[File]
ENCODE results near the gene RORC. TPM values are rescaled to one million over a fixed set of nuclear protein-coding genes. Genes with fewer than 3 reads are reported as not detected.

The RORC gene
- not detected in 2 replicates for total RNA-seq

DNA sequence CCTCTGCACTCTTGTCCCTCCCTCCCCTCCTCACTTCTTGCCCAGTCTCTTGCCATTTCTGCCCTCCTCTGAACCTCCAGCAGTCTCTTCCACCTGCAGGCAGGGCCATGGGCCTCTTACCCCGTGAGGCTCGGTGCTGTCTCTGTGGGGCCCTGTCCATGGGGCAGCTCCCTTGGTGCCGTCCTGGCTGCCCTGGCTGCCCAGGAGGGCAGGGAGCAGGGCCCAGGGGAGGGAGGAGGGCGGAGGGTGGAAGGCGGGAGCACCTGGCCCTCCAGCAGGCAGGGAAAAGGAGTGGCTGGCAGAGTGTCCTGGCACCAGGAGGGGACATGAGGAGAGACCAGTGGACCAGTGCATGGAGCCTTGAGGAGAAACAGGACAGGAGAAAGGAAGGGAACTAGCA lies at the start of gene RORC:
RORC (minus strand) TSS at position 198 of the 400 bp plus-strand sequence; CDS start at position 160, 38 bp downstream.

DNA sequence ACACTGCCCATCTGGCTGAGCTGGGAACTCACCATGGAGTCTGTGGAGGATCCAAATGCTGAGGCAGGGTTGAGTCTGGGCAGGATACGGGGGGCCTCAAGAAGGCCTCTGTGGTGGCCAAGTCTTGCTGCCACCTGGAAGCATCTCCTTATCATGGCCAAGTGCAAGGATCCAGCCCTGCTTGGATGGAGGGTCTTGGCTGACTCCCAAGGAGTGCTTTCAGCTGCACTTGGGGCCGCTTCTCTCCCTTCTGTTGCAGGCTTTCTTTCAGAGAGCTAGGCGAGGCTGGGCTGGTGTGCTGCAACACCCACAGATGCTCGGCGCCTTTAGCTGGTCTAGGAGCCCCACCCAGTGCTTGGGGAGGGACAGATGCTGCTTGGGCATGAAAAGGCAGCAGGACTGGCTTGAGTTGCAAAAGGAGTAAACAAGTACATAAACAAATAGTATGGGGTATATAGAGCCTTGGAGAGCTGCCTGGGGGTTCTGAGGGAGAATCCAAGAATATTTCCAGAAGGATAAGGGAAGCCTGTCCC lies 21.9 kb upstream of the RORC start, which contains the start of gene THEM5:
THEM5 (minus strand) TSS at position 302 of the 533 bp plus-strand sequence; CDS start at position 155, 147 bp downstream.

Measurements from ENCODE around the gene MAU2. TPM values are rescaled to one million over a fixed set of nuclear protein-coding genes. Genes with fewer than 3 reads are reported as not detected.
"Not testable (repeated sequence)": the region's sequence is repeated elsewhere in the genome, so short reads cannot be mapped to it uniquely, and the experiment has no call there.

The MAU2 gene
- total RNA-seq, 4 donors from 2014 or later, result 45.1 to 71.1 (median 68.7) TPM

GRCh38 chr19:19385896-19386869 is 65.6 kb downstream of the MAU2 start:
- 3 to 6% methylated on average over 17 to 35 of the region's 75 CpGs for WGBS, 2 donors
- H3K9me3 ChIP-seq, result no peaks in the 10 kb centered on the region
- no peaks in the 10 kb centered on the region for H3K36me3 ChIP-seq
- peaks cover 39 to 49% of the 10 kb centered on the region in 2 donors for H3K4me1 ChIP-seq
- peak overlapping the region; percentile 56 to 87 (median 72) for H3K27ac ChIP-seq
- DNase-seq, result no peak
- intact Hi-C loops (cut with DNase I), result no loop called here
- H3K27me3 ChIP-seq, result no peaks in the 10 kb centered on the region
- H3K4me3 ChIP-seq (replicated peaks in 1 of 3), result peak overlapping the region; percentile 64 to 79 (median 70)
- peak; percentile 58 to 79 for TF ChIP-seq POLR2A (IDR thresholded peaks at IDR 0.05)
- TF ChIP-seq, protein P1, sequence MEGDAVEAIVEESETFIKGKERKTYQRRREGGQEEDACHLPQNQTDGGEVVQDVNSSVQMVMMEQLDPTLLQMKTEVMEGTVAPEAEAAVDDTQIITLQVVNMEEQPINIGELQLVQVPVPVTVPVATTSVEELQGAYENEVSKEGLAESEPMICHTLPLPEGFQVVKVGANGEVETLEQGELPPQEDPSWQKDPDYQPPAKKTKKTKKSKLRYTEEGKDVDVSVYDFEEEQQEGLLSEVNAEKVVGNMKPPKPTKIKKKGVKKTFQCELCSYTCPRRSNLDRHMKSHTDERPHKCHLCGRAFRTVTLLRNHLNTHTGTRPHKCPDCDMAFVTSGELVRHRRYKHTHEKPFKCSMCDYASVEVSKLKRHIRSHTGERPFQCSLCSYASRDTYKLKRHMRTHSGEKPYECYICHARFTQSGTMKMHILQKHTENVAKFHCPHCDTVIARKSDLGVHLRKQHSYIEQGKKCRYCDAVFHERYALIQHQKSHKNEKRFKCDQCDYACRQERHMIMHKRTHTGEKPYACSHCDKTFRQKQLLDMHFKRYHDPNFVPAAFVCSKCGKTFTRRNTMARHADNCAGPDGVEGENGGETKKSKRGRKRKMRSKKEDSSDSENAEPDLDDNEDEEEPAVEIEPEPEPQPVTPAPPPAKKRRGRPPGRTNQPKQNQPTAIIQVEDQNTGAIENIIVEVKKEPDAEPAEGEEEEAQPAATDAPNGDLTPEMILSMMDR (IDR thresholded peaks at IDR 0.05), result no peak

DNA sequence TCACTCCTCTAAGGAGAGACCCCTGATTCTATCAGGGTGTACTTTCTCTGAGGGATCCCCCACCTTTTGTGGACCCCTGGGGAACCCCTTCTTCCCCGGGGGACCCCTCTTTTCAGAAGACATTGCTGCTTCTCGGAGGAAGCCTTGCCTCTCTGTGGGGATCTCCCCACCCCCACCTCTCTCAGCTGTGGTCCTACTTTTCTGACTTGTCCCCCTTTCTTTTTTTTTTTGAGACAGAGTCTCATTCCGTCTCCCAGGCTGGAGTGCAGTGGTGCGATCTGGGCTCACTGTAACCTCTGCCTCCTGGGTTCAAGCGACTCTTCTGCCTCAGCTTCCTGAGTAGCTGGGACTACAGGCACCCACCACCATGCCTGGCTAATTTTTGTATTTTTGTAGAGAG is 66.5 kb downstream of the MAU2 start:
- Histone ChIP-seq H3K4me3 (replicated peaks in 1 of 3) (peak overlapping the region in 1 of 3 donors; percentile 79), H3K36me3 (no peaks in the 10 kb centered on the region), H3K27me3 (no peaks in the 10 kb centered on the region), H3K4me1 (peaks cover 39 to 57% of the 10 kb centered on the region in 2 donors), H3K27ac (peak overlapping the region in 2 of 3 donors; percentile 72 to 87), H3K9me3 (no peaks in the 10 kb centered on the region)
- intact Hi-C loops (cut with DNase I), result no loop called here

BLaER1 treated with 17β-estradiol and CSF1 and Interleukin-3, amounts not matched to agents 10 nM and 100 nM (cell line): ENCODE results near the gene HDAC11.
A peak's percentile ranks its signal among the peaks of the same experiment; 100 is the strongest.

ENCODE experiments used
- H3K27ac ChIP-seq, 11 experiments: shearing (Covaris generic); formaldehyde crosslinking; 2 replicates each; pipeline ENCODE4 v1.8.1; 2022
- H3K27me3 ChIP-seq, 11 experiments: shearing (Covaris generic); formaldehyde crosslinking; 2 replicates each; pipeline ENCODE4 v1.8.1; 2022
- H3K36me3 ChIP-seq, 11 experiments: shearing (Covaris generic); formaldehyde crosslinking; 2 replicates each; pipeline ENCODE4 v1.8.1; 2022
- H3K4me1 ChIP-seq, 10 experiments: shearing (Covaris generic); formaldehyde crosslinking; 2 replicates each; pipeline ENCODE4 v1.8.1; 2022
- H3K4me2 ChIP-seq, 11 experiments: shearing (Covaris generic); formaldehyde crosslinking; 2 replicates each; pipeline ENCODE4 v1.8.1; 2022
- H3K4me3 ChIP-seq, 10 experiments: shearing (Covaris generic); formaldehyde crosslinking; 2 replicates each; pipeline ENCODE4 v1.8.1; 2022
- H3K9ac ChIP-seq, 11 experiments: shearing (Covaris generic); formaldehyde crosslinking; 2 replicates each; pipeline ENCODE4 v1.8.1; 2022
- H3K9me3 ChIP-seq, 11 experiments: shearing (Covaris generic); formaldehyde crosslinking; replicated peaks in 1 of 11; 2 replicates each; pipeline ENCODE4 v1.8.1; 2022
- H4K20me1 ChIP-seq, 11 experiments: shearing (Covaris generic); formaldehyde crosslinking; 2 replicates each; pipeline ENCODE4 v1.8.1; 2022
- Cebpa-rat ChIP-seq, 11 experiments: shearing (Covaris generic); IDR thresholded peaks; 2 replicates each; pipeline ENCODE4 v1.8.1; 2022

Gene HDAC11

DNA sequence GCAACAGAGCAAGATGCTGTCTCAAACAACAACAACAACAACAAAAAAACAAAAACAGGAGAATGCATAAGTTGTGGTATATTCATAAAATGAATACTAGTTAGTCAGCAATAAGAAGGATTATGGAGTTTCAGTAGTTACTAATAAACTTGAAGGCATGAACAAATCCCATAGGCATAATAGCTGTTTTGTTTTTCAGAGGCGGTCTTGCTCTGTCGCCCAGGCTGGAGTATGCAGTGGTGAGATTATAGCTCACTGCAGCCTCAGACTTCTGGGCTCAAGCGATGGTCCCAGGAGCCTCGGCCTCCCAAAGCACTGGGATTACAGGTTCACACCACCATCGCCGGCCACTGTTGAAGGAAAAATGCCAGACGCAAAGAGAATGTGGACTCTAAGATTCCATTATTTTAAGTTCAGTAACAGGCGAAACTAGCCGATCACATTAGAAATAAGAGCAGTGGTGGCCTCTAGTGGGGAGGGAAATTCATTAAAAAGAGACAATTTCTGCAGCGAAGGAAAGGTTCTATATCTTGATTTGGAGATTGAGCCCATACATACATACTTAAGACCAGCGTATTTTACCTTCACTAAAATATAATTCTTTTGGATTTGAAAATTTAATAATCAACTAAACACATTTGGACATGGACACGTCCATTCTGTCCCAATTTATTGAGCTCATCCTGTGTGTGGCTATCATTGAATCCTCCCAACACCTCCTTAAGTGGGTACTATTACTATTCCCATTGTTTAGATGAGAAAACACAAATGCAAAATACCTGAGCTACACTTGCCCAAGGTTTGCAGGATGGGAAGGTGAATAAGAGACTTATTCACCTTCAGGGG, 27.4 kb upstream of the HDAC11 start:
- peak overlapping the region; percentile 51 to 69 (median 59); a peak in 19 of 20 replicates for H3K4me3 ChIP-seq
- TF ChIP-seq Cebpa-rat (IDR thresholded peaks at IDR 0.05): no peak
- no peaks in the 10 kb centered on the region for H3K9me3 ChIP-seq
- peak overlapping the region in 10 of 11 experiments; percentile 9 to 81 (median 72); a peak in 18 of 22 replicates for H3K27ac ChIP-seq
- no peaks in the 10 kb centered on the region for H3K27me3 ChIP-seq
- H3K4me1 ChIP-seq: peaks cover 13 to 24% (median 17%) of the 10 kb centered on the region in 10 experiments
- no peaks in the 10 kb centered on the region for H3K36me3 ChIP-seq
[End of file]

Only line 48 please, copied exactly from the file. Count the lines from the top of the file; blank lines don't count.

- no peaks in the 10 kb centered on the region for H3K36me3 ChIP-seq